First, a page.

Horny puppets, robot dogs and prisoners of a French penal colony bring the summer multiplex movie season to a close.
The puppets-living-with-people film noir comedy The Happytime Murders
(pictured) puts little effort into bringing originality to its naughty premise. A new adaptation of Papillon
aims for a more conventional action-oriented approach to its prison drama. The documentary Far from the Tree
strays from its source material's focus on parents dealing with kids who are very much unlike them.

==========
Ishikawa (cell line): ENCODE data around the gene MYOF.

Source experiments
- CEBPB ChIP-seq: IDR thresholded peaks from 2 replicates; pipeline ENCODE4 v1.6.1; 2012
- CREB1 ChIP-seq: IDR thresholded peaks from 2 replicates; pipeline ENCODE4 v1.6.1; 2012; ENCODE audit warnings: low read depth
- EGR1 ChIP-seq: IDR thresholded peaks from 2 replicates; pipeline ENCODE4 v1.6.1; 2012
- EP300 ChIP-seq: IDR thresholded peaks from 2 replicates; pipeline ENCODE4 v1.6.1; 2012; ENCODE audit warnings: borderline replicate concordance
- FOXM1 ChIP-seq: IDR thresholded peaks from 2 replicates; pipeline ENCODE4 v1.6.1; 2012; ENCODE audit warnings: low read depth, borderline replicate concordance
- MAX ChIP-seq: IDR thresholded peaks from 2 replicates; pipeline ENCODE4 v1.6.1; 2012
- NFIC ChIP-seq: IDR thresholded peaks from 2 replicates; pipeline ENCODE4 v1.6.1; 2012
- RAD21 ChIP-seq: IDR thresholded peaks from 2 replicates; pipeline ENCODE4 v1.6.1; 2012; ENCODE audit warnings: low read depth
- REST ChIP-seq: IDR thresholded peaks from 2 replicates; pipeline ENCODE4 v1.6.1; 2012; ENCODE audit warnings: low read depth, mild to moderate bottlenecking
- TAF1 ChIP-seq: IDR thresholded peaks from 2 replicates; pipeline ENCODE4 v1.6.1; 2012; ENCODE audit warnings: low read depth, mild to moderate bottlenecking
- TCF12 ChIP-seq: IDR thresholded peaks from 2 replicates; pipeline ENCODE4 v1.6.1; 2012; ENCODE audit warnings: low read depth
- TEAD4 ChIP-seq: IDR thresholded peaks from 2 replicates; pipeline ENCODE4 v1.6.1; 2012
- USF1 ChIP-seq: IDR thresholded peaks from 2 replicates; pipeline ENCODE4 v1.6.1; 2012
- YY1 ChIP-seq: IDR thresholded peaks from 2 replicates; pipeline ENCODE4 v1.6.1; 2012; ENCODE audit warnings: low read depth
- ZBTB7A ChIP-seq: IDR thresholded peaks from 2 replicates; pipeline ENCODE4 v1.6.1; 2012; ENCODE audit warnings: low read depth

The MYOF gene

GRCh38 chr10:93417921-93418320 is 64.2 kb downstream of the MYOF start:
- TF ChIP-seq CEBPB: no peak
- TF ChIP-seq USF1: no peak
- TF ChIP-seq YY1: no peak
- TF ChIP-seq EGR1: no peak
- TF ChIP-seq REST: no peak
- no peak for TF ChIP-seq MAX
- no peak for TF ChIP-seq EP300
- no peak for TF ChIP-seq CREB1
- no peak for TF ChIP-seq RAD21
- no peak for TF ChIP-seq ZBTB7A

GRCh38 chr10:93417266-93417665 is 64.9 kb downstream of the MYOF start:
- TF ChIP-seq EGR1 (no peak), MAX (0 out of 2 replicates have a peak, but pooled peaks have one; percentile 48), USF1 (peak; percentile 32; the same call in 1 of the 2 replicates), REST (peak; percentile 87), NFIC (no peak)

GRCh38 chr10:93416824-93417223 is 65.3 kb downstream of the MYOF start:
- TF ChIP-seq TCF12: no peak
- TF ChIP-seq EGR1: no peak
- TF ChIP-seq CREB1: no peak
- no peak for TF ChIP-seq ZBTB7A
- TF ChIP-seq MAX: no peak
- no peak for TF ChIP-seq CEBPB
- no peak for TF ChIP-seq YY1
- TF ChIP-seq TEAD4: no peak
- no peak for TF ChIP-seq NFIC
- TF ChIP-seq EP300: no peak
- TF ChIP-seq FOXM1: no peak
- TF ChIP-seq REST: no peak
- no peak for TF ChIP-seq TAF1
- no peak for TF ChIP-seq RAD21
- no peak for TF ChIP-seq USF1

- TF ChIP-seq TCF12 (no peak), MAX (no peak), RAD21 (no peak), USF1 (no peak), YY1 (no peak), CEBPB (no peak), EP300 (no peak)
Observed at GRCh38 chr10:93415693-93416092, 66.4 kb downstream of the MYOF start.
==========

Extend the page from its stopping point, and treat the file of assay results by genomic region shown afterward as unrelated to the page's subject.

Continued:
Eric D. Snider finds A-X-L
hitting all the necessary marks—if little more—as a wholesome boy-and-his-militarized-robot-dog adventure.
In this week's feature review, acting subtleties give a spark to the familiar plot arc of Puzzle
Also new this week, but not screened for press: the period romance, set in 1920s segregated Hawaii, of Running for Grace
; the lives of three families are intertwined after a father tries to save his family from the Rwandan genocide in Beautifully Broken